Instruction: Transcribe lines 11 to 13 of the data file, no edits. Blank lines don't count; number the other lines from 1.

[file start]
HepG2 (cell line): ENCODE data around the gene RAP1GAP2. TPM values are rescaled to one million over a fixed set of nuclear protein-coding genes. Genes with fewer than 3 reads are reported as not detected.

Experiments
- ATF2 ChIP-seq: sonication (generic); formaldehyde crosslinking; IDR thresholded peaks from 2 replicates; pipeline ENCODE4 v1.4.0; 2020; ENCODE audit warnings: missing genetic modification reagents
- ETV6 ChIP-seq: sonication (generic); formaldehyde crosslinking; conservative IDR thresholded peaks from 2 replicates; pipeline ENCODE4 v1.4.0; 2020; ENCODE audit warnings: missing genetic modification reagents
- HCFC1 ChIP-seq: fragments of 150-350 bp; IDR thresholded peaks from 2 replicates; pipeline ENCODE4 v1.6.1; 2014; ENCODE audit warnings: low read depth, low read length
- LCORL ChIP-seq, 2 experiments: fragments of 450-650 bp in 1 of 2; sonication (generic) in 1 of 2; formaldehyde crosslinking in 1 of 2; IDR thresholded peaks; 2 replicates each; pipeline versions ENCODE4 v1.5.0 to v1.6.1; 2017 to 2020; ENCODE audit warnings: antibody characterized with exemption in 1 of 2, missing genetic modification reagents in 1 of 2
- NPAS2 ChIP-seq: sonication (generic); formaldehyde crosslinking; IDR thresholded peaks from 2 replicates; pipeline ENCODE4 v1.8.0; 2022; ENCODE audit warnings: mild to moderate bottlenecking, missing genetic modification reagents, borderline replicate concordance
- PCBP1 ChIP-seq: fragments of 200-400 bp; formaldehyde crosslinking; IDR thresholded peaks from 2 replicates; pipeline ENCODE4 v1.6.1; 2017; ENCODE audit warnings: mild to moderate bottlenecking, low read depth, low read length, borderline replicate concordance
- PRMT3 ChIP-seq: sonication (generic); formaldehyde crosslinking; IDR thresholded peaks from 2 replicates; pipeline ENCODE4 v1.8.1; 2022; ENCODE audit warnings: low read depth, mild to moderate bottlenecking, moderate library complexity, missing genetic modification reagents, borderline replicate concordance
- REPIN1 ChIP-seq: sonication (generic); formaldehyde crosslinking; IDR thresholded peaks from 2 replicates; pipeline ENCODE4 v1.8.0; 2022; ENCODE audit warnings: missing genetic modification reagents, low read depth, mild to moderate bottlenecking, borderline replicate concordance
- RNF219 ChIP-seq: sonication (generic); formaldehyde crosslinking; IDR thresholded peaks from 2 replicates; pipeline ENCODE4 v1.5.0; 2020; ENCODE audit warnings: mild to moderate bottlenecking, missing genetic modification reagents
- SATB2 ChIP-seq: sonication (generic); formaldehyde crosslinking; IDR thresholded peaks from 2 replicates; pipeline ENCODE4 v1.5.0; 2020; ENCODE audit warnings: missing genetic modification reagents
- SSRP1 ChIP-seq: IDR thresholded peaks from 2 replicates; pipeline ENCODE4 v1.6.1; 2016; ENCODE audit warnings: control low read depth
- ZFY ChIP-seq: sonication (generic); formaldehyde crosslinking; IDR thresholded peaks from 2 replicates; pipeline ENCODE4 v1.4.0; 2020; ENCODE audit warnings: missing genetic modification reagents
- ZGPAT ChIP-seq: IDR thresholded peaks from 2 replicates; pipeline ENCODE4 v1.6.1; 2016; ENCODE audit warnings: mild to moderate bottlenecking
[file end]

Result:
- RNF219 ChIP-seq: sonication (generic); formaldehyde crosslinking; IDR thresholded peaks from 2 replicates; pipeline ENCODE4 v1.5.0; 2020; ENCODE audit warnings: mild to moderate bottlenecking, missing genetic modification reagents
- SATB2 ChIP-seq: sonication (generic); formaldehyde crosslinking; IDR thresholded peaks from 2 replicates; pipeline ENCODE4 v1.5.0; 2020; ENCODE audit warnings: missing genetic modification reagents
- SSRP1 ChIP-seq: IDR thresholded peaks from 2 replicates; pipeline ENCODE4 v1.6.1; 2016; ENCODE audit warnings: control low read depth